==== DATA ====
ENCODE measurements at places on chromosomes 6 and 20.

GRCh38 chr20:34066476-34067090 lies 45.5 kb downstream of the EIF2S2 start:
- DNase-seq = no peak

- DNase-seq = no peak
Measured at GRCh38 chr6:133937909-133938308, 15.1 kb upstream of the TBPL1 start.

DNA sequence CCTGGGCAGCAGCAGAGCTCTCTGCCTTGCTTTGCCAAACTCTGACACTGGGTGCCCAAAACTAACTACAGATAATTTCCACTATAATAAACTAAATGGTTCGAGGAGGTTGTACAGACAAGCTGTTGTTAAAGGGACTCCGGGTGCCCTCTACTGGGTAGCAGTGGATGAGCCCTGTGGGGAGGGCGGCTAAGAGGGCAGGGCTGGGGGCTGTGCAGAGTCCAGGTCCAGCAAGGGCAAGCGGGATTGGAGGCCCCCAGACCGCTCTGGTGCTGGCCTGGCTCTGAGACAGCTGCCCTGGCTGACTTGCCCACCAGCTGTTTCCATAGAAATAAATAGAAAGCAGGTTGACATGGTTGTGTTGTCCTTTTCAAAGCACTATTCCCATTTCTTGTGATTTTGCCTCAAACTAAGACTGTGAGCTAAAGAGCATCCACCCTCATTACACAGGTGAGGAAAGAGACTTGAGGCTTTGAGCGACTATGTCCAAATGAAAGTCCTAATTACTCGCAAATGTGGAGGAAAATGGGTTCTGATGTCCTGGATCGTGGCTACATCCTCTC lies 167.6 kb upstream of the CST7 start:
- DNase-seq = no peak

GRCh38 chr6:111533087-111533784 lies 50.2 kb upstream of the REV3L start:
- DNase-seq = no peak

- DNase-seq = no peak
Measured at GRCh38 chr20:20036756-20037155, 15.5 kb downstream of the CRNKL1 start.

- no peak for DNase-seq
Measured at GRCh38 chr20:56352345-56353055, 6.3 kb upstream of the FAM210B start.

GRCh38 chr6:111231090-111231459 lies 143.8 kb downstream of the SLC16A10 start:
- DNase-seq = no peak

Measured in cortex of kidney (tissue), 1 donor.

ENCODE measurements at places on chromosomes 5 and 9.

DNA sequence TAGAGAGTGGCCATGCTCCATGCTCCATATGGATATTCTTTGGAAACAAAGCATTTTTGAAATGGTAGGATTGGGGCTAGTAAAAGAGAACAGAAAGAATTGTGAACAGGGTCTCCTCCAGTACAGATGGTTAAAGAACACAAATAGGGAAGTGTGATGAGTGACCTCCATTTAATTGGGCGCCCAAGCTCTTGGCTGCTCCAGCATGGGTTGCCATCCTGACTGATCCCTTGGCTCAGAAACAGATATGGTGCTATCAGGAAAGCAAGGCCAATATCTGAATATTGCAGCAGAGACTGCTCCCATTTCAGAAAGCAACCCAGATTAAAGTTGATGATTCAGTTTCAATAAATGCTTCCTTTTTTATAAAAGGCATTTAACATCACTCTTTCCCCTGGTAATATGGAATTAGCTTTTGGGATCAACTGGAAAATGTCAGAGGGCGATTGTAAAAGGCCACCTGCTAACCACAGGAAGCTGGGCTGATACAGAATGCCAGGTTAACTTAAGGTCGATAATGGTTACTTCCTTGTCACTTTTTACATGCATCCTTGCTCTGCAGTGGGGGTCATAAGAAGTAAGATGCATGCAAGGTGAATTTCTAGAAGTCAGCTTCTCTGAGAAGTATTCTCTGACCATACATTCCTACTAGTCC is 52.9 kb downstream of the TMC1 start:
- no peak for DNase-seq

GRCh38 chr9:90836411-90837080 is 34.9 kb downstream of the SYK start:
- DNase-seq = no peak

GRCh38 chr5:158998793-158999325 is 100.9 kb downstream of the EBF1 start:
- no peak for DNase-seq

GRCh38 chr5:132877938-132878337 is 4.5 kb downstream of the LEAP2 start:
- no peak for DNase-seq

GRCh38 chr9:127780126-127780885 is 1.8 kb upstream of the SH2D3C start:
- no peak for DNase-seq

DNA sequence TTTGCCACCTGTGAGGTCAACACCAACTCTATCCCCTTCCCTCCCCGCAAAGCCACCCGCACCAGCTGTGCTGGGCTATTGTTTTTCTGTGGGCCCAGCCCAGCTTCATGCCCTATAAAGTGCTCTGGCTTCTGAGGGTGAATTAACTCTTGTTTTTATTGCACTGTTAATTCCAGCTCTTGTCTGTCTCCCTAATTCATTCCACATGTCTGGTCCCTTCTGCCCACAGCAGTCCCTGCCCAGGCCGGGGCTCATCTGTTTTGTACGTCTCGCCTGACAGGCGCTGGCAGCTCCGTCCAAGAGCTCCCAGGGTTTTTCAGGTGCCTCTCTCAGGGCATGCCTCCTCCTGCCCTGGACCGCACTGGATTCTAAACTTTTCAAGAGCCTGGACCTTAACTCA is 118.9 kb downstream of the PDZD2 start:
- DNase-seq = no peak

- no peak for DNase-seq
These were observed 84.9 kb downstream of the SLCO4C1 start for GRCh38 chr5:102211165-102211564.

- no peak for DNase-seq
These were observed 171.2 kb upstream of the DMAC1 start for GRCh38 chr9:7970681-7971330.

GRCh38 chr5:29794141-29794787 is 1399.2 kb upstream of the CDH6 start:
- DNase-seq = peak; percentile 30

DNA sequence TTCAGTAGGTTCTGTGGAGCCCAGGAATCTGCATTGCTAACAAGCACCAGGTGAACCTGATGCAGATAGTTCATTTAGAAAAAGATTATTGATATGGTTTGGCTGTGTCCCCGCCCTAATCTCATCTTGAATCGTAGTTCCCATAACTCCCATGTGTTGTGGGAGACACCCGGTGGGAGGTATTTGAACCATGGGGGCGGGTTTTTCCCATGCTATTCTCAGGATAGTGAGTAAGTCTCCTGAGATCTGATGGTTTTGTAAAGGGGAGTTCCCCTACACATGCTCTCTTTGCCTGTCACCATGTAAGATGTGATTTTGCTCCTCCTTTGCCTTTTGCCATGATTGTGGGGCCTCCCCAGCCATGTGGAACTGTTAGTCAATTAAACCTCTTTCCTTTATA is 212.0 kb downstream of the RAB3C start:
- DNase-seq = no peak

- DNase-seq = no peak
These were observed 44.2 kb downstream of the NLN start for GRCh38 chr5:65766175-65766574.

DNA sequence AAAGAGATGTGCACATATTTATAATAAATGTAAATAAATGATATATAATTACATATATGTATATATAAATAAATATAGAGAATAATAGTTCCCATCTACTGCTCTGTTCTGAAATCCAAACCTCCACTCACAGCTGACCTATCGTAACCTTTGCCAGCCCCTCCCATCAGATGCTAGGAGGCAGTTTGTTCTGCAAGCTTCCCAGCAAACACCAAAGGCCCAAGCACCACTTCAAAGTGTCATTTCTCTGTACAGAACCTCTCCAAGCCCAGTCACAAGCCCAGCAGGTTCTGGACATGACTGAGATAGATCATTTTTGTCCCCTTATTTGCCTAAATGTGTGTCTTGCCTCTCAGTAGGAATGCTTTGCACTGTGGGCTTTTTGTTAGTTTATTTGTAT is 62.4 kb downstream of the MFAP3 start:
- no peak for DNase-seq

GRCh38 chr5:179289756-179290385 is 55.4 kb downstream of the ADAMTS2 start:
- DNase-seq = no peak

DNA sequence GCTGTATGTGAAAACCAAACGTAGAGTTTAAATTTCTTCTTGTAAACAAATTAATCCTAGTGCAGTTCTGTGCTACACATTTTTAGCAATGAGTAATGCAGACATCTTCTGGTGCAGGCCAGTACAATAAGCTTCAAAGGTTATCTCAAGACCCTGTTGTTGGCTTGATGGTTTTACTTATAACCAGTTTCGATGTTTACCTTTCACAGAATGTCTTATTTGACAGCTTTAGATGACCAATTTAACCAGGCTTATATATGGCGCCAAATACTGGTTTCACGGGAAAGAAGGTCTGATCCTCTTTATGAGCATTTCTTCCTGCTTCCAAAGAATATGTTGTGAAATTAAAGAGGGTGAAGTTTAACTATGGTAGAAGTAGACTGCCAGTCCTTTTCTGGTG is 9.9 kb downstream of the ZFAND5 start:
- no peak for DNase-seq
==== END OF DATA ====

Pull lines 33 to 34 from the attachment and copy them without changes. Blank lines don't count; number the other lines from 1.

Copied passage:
These were observed 171.2 kb upstream of the DMAC1 start for GRCh38 chr9:7970681-7971330.

GRCh38 chr5:29794141-29794787 is 1399.2 kb upstream of the CDH6 start: